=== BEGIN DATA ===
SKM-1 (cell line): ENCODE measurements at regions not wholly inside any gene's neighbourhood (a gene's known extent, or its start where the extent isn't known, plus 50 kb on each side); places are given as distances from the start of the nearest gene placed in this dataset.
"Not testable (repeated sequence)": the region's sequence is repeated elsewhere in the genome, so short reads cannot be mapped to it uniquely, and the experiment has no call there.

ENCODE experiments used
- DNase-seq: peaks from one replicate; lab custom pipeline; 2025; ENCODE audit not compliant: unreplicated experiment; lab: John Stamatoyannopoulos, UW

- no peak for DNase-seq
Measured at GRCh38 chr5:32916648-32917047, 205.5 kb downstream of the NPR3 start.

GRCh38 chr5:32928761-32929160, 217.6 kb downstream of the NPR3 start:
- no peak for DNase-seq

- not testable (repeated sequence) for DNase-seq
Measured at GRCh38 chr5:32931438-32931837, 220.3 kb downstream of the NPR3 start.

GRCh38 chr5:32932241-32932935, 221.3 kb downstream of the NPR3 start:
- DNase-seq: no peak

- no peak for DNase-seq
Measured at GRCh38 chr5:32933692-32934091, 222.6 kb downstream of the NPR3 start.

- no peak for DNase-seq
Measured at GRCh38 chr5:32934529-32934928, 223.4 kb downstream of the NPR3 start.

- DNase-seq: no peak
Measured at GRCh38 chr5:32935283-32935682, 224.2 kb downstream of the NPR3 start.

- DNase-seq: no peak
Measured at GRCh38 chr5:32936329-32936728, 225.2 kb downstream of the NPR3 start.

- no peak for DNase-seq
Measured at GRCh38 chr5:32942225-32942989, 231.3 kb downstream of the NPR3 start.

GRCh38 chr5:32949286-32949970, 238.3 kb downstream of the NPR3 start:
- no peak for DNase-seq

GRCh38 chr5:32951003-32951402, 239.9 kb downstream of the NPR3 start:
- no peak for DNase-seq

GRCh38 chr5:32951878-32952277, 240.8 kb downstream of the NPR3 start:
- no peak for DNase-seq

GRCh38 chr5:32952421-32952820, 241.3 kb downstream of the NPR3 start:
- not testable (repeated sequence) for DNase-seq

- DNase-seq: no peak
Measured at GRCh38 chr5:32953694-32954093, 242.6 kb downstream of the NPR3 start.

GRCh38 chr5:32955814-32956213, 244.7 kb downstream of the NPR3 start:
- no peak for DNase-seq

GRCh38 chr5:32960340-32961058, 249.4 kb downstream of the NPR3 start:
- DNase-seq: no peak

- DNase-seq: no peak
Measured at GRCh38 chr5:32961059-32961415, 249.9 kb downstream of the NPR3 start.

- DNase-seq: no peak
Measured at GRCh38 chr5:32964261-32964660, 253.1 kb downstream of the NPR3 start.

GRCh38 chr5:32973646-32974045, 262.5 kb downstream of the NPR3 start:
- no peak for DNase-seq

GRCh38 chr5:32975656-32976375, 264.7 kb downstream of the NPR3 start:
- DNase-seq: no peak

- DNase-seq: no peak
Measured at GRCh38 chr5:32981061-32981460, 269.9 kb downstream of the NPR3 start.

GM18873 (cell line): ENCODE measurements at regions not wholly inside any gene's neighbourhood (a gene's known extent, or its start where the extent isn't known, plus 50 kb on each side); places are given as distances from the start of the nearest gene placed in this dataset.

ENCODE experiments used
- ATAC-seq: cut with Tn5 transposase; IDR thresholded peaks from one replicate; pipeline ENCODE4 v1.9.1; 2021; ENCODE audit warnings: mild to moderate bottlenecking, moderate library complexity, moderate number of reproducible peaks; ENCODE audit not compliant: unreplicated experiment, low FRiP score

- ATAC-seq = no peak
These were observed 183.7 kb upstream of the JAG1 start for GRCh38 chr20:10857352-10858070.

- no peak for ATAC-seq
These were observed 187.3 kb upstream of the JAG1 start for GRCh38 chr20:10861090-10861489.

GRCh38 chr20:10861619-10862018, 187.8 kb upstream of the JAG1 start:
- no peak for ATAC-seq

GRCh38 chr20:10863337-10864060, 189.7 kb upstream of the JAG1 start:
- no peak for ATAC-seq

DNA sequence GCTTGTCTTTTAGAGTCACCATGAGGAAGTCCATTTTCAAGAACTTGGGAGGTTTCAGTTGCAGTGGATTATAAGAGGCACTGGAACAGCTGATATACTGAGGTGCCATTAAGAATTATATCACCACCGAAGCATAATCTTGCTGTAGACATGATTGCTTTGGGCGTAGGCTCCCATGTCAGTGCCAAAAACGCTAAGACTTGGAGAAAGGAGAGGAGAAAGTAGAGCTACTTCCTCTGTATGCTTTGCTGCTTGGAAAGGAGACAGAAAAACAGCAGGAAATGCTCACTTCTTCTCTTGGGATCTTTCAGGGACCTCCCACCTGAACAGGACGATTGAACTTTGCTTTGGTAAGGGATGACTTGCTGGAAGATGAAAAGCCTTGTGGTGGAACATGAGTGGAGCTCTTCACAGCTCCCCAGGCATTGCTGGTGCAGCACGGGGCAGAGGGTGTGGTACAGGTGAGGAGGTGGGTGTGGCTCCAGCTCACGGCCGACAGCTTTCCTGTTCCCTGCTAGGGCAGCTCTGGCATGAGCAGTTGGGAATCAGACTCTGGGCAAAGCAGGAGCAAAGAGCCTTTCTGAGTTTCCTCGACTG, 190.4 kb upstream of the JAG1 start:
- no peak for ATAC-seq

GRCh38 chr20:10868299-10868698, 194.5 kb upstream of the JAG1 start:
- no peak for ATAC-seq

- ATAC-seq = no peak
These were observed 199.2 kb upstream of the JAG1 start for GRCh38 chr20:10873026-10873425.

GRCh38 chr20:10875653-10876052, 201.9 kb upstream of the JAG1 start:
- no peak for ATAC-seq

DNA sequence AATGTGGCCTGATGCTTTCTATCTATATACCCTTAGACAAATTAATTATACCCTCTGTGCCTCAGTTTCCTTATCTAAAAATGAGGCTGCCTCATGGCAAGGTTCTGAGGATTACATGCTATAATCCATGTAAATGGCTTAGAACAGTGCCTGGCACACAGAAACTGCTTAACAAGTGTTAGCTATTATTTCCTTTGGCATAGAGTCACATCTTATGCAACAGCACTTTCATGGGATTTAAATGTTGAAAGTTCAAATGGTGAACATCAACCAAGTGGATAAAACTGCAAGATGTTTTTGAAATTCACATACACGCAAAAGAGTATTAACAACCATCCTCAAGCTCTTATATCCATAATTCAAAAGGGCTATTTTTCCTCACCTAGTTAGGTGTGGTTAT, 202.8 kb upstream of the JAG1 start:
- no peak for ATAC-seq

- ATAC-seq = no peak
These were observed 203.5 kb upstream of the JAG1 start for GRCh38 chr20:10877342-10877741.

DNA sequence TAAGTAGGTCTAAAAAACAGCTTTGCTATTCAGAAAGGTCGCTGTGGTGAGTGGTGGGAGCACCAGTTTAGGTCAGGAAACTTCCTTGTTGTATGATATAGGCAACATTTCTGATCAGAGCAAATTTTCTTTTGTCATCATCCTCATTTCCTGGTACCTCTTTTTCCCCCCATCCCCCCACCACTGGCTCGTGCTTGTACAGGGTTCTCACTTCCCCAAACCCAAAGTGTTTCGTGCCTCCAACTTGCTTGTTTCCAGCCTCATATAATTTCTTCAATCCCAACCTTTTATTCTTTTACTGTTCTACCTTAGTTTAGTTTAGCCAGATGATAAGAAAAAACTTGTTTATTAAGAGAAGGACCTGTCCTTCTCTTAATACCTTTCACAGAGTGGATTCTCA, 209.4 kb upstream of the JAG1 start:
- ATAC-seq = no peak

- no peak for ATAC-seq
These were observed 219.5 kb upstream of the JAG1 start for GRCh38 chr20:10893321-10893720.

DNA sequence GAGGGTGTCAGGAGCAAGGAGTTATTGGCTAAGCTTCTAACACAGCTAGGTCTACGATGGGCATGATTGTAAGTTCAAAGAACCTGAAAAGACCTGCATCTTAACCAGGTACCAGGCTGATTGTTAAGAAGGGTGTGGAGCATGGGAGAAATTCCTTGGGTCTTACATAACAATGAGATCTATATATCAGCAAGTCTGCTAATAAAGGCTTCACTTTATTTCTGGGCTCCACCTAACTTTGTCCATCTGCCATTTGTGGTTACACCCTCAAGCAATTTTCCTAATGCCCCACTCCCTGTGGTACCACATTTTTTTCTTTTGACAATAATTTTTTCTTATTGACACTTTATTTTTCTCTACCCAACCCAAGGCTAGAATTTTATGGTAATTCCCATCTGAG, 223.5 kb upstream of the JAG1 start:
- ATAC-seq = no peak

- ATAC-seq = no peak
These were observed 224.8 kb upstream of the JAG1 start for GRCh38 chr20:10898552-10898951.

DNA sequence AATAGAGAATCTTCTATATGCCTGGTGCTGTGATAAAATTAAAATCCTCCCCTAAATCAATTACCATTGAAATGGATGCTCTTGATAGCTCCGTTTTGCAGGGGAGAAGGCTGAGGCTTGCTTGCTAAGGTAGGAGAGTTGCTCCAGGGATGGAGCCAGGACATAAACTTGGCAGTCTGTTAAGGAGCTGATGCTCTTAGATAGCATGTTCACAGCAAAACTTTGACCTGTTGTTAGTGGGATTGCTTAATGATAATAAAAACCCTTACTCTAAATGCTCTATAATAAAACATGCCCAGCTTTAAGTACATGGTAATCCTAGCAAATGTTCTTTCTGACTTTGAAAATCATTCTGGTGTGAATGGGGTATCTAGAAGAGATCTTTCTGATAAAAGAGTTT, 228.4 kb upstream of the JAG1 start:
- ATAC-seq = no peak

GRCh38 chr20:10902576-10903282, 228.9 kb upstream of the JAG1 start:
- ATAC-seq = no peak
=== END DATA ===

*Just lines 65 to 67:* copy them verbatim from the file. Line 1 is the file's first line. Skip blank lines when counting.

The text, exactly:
- no peak for ATAC-seq

DNA sequence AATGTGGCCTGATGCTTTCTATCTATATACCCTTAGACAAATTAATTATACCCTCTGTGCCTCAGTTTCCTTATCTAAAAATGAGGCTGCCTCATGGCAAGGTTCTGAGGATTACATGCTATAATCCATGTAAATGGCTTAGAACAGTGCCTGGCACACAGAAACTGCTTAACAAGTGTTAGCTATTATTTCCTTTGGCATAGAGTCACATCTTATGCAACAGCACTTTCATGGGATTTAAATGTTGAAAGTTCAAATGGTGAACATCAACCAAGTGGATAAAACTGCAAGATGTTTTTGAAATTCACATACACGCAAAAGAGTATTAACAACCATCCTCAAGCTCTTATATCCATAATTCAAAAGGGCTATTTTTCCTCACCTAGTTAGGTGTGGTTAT, 202.8 kb upstream of the JAG1 start:
- no peak for ATAC-seq